Eating Together Is Good for Kids
How often do you and your family all manage to sit down together for dinner? Your answer means far more than a chance to find out what's going on in school.
A Harvard Medical School study found the odds of being overweight were much lower among children who dined with their families most days. Other Harvard research shows families who dine together eat less fried food and drink less soda. They're also twice as likely to have five servings of fruits and vegetables and drink more milk.
Your child's health and waistline aren't all that's at stake. The National Center on Addiction and Substance Abuse (CASA) at Columbia University found that teens from families who almost never eat dinner together are much more likely to use illegal drugs, cigarettes, and alcohol. Family meals, according to the latest CASA survey, are also a foundation for better parent-child relationships.Research also shows that family mealtime was the single strongest predictor of better tests scores and fewer behavioral problems. Meals scored even better than time spent studying or in church.
"Let children start setting the table and help deciding what you're going to eat and help preparing the food," says renowned Harvard pediatrician T. Berry Brazelton, M.D. "Then, when you sit down, it's not just Mommy's or in some cases Daddy's meal, it's everybody's meal. With older children, you're setting the stage for mealtimes as times for reunion, relationships, and communication."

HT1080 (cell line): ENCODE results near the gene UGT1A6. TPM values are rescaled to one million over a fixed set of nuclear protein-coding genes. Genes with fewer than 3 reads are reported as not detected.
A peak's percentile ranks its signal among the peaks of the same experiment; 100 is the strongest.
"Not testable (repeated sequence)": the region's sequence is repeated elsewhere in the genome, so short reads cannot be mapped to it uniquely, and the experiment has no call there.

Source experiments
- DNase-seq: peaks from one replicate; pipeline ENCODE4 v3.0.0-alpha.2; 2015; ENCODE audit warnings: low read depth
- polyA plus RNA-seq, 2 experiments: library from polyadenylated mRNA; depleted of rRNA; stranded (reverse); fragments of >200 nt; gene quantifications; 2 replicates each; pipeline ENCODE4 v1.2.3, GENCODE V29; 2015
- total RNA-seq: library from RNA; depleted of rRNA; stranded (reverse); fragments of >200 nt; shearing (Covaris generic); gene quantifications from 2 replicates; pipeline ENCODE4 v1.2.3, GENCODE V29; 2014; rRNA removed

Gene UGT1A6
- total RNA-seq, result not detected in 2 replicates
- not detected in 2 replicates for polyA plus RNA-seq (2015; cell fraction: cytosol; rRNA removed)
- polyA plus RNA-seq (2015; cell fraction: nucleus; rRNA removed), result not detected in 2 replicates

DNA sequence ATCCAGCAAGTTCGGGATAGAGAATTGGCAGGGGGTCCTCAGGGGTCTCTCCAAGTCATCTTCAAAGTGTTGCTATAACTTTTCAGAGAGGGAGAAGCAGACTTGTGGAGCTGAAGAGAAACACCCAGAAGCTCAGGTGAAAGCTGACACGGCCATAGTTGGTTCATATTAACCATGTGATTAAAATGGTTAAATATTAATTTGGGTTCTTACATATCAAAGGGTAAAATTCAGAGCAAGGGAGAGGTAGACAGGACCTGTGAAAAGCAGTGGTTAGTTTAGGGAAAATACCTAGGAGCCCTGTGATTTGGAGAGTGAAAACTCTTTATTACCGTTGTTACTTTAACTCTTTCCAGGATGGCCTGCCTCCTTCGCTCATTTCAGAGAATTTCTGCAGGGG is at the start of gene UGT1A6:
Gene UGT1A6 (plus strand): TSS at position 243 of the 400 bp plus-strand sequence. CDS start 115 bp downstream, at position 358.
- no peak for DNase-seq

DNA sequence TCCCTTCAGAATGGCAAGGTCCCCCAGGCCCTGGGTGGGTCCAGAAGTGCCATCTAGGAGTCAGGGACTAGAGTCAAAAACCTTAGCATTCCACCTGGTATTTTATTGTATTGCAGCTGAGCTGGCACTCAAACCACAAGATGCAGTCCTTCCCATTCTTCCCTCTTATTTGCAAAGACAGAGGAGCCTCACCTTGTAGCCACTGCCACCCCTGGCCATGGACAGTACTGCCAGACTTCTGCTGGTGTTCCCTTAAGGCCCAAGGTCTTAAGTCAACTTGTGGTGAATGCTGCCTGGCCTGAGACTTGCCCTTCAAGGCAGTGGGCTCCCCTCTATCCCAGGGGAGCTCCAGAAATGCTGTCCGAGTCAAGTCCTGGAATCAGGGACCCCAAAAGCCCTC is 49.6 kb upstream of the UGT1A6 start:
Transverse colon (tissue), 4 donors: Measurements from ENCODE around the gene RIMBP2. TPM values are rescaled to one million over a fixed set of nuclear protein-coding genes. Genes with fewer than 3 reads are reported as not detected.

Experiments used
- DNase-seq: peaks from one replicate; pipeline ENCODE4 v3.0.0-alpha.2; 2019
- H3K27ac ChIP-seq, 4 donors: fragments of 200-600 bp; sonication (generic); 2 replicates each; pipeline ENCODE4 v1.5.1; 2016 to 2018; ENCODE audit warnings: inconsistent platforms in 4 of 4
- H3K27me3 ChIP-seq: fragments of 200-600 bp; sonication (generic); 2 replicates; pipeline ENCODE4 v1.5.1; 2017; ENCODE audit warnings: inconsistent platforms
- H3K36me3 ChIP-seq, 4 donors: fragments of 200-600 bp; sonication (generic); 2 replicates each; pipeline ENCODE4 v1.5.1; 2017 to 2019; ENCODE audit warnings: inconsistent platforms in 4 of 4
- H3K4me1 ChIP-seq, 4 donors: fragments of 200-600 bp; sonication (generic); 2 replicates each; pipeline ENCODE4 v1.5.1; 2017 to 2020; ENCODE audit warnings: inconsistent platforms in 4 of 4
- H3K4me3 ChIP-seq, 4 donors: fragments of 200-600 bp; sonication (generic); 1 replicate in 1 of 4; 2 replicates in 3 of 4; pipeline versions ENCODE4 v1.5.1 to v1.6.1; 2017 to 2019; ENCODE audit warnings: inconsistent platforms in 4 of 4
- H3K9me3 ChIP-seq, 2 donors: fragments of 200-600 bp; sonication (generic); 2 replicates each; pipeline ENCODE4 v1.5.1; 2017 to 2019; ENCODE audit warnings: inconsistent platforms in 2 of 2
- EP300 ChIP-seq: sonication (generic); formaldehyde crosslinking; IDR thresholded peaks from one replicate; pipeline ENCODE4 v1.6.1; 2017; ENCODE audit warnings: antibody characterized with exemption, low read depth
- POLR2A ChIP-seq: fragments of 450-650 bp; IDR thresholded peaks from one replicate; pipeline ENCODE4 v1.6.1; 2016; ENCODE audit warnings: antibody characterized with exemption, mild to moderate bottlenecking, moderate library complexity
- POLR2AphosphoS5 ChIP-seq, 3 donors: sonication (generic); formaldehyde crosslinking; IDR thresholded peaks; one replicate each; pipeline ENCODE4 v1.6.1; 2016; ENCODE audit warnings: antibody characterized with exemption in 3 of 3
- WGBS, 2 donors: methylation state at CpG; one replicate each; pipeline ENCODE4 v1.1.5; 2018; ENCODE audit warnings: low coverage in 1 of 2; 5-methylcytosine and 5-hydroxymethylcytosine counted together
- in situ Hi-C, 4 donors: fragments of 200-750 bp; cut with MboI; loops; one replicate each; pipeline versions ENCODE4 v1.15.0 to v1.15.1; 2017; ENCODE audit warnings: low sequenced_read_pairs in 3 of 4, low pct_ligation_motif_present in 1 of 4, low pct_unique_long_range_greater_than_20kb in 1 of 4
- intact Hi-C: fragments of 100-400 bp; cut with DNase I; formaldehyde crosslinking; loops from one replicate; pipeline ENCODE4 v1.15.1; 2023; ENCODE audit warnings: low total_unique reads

Be flexible, too. Remember:
It doesn't have to be dinner. If Dad doesn't get home until 8 p.m., Mom and the kids can have dessert with him. Or, the family meal can be Sunday brunch or a quick weekday breakfast of cereal and milk.
It doesn't have to be every day. Eat together as often as you can and make it a pleasant experience.
It doesn't have to be gourmet. Choose time-saving foods like store-cooked chicken, microwave veggies, prepared soups, or planned leftovers. Cook chili on the weekend and reheat it during the week.
You don't have to cook it. Takeout is OK.
It doesn't have to be at home. Quality fast food can be fine.
Online Medical Reviewers:
Fincannon, Joy RN MN
Godsey, Cynthia M.S., M.S.N., APRN
Lambert, J.G. M.D.
This information is not intended as a substitute for professional medical care.
Always follow your healthcare provider's instructions.